The Kharkiv Offensive, which Russia launched its Kharkiv Offensive more than three weeks ago (started March 10). It’s been fascinating to see how the reporting changed—first great drama and doom about Russian “success.” Then a period of confusion when the Russian success seemed to stumble. Now there is only the occasional story about it.

Actually, on reflection the Russian Kharkiv offensive has all the hallmarks of a strategic failure and a tactical morass…

The Kharkiv Offensive is a Russian Strategic Failure for Now

Reporting on war is hard. War is confusing, hard to interpret, and can develop slowly. And because of that, I have a great deal of sympathy for those who take on the difficult task. On the other hand, because reporting on war is so difficult, it behooves those who do it to try and show some perspective when they write their reports, especially when a new military operation is starting, and no one really knows what’s going on or how it will develop.

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This was not the case when the Russians launched their Kharkiv Offensive. From the moment the invasion started, the reporting gravitated to the sensationalist and the judgmental. In this case, the judgements were all one-sided. This was a sign of Russian military intelligence and success, and heralded real problems for Ukraine—even the possibility of collapse.

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It’s worth going back to see some of the stories. Some were outright doom-laden. One analyst in the UK media claimed that Ukraine morale was indeed “collapsing” and said new US aid would not make any real difference until August (it’s starting to help now, by the way). If the Ukrainians were in dire shape (another word widely used at the time), the Russians were showing an extraordinary amount of strategic foresight according to the reporting and analyst….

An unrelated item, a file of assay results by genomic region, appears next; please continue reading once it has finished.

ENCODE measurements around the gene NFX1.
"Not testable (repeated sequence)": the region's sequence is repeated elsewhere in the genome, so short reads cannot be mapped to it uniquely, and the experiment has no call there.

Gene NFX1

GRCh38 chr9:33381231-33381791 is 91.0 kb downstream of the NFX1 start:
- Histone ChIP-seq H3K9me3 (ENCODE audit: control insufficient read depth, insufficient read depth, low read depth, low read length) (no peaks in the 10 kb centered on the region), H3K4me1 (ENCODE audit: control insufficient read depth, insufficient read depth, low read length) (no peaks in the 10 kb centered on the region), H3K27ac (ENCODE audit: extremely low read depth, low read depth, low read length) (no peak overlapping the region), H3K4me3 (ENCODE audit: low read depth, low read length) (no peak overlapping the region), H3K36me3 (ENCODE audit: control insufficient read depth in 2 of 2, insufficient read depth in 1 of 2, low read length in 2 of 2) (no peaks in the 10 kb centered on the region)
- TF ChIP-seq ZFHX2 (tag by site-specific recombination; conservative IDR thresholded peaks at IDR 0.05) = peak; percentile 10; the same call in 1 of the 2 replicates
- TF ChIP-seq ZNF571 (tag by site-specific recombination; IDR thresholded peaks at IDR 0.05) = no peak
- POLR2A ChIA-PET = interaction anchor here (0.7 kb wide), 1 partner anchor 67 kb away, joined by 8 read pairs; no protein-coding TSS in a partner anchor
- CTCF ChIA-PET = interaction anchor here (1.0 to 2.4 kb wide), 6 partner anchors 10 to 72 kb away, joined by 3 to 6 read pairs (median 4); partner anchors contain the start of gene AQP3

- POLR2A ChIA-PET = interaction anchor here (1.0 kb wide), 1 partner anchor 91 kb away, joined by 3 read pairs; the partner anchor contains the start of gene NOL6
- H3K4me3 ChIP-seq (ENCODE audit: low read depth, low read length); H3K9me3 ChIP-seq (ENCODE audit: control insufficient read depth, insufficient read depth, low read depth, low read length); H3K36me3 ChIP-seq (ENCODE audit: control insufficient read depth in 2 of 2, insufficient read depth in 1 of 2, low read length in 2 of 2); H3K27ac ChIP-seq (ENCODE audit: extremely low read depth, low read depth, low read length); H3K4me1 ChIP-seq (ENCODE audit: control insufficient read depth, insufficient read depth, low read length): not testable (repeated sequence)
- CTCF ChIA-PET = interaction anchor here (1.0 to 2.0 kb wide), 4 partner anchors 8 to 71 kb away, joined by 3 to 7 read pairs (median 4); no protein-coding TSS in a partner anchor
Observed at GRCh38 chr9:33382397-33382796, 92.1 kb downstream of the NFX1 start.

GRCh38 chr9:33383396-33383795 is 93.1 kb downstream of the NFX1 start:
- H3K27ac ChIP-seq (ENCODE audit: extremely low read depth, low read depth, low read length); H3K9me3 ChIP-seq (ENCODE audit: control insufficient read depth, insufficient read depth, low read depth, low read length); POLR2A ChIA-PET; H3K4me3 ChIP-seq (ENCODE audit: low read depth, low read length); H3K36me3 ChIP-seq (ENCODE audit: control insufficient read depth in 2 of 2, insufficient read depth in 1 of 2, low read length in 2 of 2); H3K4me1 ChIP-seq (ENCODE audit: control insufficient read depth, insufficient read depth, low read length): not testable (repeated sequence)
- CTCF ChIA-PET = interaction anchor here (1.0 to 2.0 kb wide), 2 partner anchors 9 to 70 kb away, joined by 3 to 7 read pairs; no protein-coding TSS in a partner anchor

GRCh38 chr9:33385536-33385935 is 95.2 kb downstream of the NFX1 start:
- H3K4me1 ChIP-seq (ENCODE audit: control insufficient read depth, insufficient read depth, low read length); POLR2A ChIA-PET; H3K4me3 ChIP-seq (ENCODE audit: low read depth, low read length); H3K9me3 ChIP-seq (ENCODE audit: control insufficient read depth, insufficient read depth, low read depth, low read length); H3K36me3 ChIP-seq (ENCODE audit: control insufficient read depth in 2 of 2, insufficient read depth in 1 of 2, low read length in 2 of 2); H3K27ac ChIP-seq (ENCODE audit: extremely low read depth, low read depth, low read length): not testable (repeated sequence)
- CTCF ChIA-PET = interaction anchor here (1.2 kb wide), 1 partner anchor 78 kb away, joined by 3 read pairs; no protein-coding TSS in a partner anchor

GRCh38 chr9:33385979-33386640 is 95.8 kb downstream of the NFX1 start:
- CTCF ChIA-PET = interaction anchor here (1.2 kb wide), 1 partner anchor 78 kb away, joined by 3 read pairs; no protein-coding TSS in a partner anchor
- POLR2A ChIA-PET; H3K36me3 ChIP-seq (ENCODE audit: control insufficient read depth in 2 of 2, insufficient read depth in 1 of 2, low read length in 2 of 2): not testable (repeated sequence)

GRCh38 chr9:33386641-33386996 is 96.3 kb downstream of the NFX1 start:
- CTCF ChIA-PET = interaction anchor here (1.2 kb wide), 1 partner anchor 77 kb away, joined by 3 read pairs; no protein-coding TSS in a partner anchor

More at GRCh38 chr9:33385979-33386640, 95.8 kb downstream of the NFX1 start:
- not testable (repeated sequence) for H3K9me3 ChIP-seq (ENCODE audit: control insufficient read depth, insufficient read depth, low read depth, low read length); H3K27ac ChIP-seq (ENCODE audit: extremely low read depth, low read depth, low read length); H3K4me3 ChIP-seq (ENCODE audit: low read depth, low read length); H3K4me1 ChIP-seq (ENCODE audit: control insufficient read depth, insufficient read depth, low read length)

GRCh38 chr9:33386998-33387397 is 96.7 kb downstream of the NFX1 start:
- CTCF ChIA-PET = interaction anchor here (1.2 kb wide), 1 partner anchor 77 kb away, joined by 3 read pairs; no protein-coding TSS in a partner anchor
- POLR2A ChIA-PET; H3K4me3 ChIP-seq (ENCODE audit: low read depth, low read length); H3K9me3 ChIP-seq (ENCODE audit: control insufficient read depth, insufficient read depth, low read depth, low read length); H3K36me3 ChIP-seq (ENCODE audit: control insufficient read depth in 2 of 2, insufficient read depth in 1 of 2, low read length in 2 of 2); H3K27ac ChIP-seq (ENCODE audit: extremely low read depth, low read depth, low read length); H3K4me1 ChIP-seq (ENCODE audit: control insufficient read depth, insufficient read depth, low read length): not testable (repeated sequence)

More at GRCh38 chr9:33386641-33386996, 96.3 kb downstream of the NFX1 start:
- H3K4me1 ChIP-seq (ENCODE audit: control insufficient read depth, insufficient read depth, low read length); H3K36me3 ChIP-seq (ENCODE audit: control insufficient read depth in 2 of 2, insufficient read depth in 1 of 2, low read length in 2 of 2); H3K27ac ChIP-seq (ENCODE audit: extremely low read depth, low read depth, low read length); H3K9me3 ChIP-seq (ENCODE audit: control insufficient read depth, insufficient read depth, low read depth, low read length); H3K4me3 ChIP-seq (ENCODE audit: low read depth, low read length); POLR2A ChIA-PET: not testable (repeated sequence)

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The Financial … spoke of Russia in just a few days achieving at least partial success in drawing Ukrainian troops away from the Donbas. It was not a question of whether it was a successful operation—but one of to what degree it was.

The US press was if anything more alarmist. I wrote a few weeks ago about how the New York Times seemed to lose perspective in its reporting on the offensive. The Times spoke of Russian troops having “surged” across the border. Moreover, they created a map (which interestingly seems to get much less prominence these days) which had the Russians pressing forwards all around Ukraine.

According to the analysts the Times used, the Russians again were being clever—and trying to draw Ukrainian forces away to take Chasiv Yar—a supposedly vital strategic city.

It certainly seemed very bleak for Ukraine if you were reading the press and what the analytical community were saying.

It certainly seemed very bleak for Ukraine if you were reading the press and what the analytical community were saying. Russia had launched an operation with real strategic understanding, the Ukrainians had been rocked back, their morale was in question, and the war was definitely trending in Russia’s direction….

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And then all of a sudden, Russian advances ground to a halt—seeming to stop almost entirely in the Kharkiv area…. So foundationally the Kharkiv offensive has basically become static for Russia—with hardly any gains after the first few days.

However, that tells only part of the picture. Russian losses in Kharkiv (and around the line) have become extreme in this period. By pressing the offensive in Kharkiv and around the lines, the Russians have exposed their troops and equipment, and the results have been a noticeable increase in loss claims…. So, the Russian advance in Kharkiv has stalled, and Russian losses have grown to the highest in the war.

But wait—all the clever clogs analysts said that this might have been a feint to draw Ukrainian forces away from the Donbas and allow for the capture of Chasiv Yar. Btw, I don’t buy the simple feint idea—because the Russians are suffering major losses in Kharkiv. You don’t do that for a feint.

The Russians have pushed forward that entire time about 1-2 kilometers. And it’s hard to argue that the town is any closer to falling than it was then. Note—people were saying a few months ago that Putin wanted to take Chasiv Yar by 9 May for his latest coronation. That seems to have been dropped.

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Of course, another supposedly strategic benefit of the campaign for Russia was that it would limit Ukrainian attacks into Russia. If that was an intended benefit, this was probably the most disastrous own-goal, strategic calculation so far since the failure of the original invasion.